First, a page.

tools and a drill. The bolts
allow the frame to flex normally. Additionally, bolted-on bars can be
easily removed for painting and also allow for up to a 1" body lift
without modification and up to a 3" body lift with minor re-work.
Secondly, the inner tube of the bars serves an important function as
well. The bars are designed to have a bit of flex to them. Under load,
the bars will bend upward, until the inner tube makes contact along the
full length of the lower body-floor pinch weld. By spreading the vehicle
weight over the length of the bar, the load is transferred to one of the
strongest parts of the body. Under no-load, there is a 1/4" gap between
the body and the bar to eliminate contact which can cause noise,
especially when the body flexes on the body mount bushings.
4Crawler Offroad:Custom lengths per vehicle, bolt-on (courtesy of Roger Brown).
Jay Kopycinski's custom weld-on sliders for a Mini.
Jay Kopycinski:Custom-made bars, welded to frame of Mini
These well-worn nerf bars on this Xtra Cab are constructed of 2" x .180" wall
square tubing and are attached to the frame rails in three places. Each square
tube "leg" was welded to a piece of 1/4" plate approximately 4" square. The
plate was then welded to the frame rail. Welds were run each up each side and
across the bottom of each plate to secure the bars to the frame.
Steve Uchimura's custom sliders, bolted around the frame of a 4Runner.
My goals were to create sliders that would support the weight of the truck, be useful as steps, and not need the frame to be welded on, drilled through, or require a body lift. After doing some calculations, I found that to support 4000 lbs. I would need to use 2x2x3/16" tubing for the support arms and the main bar. Keep in mind that 4000 lbs. is an extreme situation and I don't expect the sliders to see this kind of force unless from impacts. After much discussion, I decided on a clamp-on design modeled after Brandon Miller's mounts. The clamps took the most time to make because I wanted tight tolerances around the frame. The front mounts were the most difficult because the frame angles in toward the center, and grows in height. Clearance between the top of the clamps and the body was really tight, I had to shorten the bolts to clear the body. I went with 2x1x3/16 tubing for the secondary tubes to reduce weight and increase ground clearance. 2 3/8" bolts were used at each clamp, except for the clamp near the gas tank where there wasn't enough room for 2 bolts. I found it necessary to allow at least ½ inch between the sliders and the body's pinch weld because the sliders will deflect. The clamps are made of ¼ inch steel plates 3 inches wide, cut and welded into a "C" to fit the frame closely.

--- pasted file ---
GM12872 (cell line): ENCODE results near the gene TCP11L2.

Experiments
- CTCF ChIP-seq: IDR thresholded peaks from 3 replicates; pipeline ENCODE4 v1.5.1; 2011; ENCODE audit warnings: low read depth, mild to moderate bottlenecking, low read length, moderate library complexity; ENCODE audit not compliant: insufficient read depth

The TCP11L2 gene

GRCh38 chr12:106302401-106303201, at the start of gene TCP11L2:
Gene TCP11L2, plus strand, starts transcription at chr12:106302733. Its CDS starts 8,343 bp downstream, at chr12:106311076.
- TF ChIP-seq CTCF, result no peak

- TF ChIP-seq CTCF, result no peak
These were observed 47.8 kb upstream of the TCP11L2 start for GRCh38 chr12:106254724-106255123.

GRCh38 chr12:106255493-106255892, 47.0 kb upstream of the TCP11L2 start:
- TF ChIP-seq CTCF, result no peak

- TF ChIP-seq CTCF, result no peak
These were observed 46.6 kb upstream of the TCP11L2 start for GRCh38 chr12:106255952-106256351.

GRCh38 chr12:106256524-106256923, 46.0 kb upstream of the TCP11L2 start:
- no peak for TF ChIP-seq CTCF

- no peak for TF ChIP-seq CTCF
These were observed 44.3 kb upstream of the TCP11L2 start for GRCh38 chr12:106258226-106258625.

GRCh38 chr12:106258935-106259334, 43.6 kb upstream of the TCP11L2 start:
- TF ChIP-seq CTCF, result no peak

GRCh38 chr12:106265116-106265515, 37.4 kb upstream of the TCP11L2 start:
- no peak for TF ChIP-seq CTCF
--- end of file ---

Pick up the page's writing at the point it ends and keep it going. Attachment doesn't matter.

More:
Steve Uchimura:Custom-made bars, bolted around frame of a 4Runner.
For more information on Steve's custom sliders, please email Steve Uchimura.
Joe Micciche's custom sliders, bolted through frame of a Mini.
These bars are custom-made of 2" x 2" 3/16" wall square tube. Each bar has three mounting legs made of the same square tube, and each leg has a 3/16" plate at the end. Rather than weld-on, the mounting plates were used as templates to drill 4 holes through the frame at each mount. These holes were then sleeved with 3/8" ID tube, welded in place then ground flush with the frame surfaces and the mounts secured to the frame with 3/8" bolts. The truck has a 2" body lift so the bars are a straight shot out, with only light hammering of the body seam for clearance.
Joe Micciche:Custom-made bars, bolted to frame of Mini
For more information on Joe's custom sliders, please email Joe Micciche.